hilltop brewing facility
crafted to look like an Alpine village. While that would seem just a bit odd in any other context, the brewery and its Spotted Cow ale, Raspberry Tart ale and wide assortment of fruit beers seem right at home in New Glarus.
The little town of 2,300 was founded in 1845 by immigrants from Glarus, Switzerland, and has been unmistakably Swiss ever since. The town's flag is a version of the Swiss flag and flies everywhere; Swiss chalet-style businesses and homes line the streets; a Swiss bakery is still in operation; Swiss meat and cheese shops abound; and dishes such as roschti, kalberwurst, spaetzle and cheese and meat fondue are still the fare of the day.
While brewery co-founder Deb Carey was invited to the White House last year to talk to President Barack Obama about her success and the future of the country's small businesses, New Glarus strikes us as a pretty difficult place to leave. The brewery tour and a few samples of Edel-Pils and Dancing Man Wheat sound lovely and all, but spending a weekend in a tiny patch of Wisconsin that functions as if it's an extension of Switzerland has an appeal all its own.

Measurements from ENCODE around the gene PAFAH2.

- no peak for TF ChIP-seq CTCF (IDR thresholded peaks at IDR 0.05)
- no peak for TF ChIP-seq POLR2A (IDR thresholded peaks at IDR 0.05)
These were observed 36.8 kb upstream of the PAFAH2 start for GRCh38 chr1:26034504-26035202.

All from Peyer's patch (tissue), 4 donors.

Author's note: Updated with a big hand from NCBeerGuys
Asheville gets all of the craft beer accolades and all of the credit for drawing bigger brewers such as
to North Carolina, but there's a whole lot to be said for nearby Brevard. If you don't believe us, just ask
founder Dale Katechis, who opened his company's first East Coast brewery there late last year.
"I've been traveling there and mountain biking for over 20 years and it's a place that I go to frequently because it's some of the most pristine mountain biking in the country ... my mom has even moved out to Brevard. She fell in love with it. It's just one of those places."